This Thursday, it was my pleasure to stand with the people of Queens to break ground on the construction of the new Queens Hospital -- a major step forward in continuing to improve the performance and the effectiveness of New York City's hospital system.
The hospital, which will be completed in the year 2001, will be a 200-bed facility accommodating a whole host of medical and surgical services including intensive care, behavioral health, medical rehabilitation, pediatrics, obstetrics, labor and delivery suites, and a new state-of-the-art emergency department.
It will also include the development of two Centers of Excellence -- one for cancer care treatment and another for women's health services -- and two community-based primary care centers.
This represents another accomplishment for our Health and Hospitals Corporation (HHC), which over the last five years has turned itself around, particularly under the leadership of Dr. Luis Marcos and Dr. Rosa Gil.
In response to changing market forces in healthcare and a new citywide philosophy emphasizing preventive and primary care, HHC has improved the way it delivers services to patients, becoming more accountable and enhancing the quality of patient care.
Admissions to HHC Acute Care Hospitals have dropped by almost 13% each year since fiscal year 1992. The average length of stay at these hospitals has also dropped by about 30% since fiscal year 1992. And very, very important, emergency room visits have decreased by 10 percent over the same period of time.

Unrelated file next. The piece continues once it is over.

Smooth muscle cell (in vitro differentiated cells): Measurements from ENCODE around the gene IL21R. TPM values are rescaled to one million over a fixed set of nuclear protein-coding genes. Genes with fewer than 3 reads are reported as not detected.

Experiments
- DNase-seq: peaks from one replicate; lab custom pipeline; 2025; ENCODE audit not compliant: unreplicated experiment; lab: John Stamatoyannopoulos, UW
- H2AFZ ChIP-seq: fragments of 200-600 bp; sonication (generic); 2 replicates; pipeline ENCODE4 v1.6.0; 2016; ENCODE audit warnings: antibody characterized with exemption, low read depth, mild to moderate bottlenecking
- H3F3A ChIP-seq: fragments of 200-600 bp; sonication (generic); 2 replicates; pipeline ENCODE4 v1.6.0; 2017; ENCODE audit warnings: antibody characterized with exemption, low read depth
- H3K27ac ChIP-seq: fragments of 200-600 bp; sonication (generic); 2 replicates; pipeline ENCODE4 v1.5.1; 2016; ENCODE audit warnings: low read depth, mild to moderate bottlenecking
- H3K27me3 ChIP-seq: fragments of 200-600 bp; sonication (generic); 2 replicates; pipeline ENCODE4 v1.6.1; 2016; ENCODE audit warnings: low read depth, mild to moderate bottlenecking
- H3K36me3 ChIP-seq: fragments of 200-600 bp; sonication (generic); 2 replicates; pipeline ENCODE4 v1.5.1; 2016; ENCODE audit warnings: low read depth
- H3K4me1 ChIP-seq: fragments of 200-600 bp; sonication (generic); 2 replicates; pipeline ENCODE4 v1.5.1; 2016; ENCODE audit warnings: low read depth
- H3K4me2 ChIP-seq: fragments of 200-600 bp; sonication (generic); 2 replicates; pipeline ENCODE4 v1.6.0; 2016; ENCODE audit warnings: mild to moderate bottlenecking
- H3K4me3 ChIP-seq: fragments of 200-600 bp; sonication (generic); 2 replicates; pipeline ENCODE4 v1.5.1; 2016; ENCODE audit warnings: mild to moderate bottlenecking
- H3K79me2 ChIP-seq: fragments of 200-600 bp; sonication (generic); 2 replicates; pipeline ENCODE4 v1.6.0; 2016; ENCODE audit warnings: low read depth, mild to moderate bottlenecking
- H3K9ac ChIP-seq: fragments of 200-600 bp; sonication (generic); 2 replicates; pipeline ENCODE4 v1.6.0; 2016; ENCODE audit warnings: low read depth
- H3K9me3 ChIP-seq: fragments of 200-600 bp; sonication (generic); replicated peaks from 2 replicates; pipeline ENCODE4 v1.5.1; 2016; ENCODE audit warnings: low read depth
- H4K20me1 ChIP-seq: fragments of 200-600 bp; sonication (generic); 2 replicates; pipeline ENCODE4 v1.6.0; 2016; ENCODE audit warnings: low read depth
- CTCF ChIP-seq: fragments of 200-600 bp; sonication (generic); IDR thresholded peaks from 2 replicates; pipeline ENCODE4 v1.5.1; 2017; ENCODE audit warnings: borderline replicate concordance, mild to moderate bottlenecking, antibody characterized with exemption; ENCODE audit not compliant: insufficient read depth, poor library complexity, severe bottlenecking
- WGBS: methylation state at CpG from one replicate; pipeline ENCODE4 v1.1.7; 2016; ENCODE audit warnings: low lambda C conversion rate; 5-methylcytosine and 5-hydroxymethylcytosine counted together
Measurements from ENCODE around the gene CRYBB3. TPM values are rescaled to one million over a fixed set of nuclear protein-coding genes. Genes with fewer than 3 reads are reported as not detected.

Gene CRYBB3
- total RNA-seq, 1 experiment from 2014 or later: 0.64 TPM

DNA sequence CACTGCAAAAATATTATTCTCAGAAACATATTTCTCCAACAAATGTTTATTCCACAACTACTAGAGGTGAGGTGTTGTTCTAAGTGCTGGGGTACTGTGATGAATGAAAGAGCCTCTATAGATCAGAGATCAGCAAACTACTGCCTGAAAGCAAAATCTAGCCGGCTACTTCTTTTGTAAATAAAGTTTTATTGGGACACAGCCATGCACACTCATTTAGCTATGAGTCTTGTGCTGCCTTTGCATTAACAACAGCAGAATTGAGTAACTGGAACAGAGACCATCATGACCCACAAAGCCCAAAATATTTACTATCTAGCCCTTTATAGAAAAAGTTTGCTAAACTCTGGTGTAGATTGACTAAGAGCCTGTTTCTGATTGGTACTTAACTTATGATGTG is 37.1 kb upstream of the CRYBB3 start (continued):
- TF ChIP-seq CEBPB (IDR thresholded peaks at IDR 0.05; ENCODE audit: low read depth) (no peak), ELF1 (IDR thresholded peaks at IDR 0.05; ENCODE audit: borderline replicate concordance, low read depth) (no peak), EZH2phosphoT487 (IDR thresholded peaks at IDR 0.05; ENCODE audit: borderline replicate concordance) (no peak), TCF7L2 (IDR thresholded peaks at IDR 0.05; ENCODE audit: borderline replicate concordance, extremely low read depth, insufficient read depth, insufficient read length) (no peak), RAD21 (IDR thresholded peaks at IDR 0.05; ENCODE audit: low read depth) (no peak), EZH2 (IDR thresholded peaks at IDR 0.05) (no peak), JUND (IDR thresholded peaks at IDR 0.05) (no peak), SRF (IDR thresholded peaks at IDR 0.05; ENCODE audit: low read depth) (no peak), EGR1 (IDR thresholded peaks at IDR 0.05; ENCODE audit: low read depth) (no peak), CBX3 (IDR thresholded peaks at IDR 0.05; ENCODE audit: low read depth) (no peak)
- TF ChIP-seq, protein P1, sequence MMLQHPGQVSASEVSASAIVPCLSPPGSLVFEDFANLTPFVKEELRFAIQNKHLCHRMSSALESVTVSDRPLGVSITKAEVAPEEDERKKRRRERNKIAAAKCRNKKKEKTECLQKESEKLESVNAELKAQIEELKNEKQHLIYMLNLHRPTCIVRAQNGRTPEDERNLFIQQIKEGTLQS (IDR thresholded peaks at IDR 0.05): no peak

At the same time, primary care visits are up -- from about 1.5 million six years ago to more than 2 million this year. So the system is moving in precisely the direction that it has to -- decreasing reliance on the emergency room, increasing the reliance on preventive care and primary care at an earlier stage.
New York City's healthcare network is more efficient, both medically and financially. Our hospitals used to be in danger of losing their accreditation. But in 1994, for the first time since 1977, all HHC facilities that were surveyed received full accreditation.
And HHC, which six years ago had a $172 million deficit, ended last fiscal year with a positive bottom line for the third consecutive year -- with a $21 million surplus.
All this means not only healthier hospitals, but a healthier and more independent New York City that's preventing illness when possible and treating those in need better than ever before.